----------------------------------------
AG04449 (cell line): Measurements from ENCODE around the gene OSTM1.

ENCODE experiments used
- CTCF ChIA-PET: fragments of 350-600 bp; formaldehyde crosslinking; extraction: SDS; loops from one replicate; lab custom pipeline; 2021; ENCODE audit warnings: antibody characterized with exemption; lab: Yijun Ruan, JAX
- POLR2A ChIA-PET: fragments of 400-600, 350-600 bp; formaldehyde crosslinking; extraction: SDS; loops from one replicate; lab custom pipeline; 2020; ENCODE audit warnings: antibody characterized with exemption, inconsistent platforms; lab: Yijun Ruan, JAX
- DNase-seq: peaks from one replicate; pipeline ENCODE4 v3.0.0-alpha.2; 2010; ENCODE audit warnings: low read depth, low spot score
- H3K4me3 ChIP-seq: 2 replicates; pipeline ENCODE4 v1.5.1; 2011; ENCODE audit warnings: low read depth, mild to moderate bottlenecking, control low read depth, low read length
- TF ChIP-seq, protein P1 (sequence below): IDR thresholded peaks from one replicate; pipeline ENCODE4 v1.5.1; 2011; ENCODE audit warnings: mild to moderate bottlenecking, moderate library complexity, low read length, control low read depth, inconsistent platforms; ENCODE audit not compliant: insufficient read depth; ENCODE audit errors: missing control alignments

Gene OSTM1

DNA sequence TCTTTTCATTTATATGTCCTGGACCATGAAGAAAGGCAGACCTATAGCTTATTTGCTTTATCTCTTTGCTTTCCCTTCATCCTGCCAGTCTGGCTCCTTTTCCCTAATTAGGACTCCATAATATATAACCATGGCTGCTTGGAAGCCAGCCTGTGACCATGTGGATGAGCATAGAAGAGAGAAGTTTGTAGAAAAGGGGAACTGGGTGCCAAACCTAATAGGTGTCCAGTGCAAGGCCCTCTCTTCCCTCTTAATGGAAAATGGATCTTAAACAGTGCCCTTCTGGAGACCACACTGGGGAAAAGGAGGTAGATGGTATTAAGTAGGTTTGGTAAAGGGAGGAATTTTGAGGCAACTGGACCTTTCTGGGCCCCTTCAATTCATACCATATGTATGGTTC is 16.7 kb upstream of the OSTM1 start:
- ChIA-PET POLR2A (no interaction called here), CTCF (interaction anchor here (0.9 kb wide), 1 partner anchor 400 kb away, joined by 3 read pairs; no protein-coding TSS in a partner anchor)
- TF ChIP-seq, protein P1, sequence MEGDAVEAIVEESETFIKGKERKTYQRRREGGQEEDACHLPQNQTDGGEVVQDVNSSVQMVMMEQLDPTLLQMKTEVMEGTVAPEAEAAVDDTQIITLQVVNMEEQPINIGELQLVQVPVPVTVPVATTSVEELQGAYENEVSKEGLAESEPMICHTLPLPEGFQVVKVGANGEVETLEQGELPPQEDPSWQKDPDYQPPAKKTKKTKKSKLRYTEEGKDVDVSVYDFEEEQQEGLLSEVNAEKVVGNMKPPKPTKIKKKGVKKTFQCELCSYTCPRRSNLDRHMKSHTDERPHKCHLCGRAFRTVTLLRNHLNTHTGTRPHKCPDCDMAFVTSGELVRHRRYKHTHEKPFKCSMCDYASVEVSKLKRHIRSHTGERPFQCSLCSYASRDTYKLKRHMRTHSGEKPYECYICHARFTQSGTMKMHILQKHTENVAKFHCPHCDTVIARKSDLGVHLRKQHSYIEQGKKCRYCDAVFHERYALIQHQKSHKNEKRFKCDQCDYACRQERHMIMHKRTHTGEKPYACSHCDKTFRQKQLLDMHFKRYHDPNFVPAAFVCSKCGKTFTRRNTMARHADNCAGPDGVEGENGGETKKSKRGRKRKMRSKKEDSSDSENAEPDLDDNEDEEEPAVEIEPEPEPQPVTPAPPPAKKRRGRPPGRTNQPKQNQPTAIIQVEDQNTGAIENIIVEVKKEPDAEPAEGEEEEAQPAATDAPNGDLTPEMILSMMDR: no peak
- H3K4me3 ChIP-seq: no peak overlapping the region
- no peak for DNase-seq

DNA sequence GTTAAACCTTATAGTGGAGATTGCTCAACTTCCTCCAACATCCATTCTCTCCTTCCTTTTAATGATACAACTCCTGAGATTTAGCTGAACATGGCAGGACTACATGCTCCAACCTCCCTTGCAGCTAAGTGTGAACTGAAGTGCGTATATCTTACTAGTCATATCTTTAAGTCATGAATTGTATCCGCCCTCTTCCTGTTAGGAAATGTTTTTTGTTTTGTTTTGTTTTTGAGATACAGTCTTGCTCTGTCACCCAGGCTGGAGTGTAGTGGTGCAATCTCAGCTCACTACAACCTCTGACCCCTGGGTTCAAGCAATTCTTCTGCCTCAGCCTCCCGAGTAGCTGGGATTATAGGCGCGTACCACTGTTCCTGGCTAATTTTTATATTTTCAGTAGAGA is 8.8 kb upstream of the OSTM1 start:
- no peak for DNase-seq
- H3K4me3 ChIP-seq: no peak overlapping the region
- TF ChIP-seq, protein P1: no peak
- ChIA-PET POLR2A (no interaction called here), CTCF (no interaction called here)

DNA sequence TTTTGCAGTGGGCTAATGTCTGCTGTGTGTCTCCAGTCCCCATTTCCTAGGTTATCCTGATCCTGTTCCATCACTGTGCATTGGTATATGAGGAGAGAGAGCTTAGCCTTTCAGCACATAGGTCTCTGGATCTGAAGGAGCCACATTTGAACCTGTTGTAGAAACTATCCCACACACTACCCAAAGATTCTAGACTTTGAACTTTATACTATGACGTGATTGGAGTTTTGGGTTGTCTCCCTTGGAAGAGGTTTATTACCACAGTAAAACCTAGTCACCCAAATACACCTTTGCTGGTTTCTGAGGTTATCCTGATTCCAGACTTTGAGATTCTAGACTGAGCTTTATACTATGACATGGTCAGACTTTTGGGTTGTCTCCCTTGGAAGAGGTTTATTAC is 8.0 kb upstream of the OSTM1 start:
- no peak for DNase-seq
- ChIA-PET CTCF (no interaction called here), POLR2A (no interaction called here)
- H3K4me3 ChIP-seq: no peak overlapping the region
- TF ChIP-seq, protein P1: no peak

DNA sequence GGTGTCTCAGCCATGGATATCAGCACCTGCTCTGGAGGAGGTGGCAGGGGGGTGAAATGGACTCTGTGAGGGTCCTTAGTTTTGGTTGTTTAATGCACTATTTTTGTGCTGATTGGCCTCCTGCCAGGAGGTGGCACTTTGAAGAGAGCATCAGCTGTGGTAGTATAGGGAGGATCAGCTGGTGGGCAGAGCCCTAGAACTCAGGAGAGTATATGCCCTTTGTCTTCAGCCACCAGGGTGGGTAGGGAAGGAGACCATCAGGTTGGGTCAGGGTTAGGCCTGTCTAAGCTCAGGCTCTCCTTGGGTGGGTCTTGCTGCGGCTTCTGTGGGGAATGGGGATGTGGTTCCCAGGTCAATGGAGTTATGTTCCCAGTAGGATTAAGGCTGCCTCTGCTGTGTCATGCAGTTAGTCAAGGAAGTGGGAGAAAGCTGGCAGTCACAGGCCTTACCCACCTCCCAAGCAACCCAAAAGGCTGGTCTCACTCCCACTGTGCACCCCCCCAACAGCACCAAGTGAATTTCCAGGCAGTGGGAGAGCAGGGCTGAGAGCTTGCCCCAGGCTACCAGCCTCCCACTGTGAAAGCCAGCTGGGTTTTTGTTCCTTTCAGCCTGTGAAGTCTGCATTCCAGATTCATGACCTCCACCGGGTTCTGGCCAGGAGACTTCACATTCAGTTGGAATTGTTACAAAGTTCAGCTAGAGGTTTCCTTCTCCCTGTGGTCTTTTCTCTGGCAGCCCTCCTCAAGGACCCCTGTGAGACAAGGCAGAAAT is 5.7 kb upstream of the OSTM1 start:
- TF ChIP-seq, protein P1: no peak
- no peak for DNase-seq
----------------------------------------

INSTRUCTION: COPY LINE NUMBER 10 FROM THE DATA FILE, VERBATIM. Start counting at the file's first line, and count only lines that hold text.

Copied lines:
- ChIA-PET POLR2A (no interaction called here), CTCF (interaction anchor here (0.9 kb wide), 1 partner anchor 400 kb away, joined by 3 read pairs; no protein-coding TSS in a partner anchor)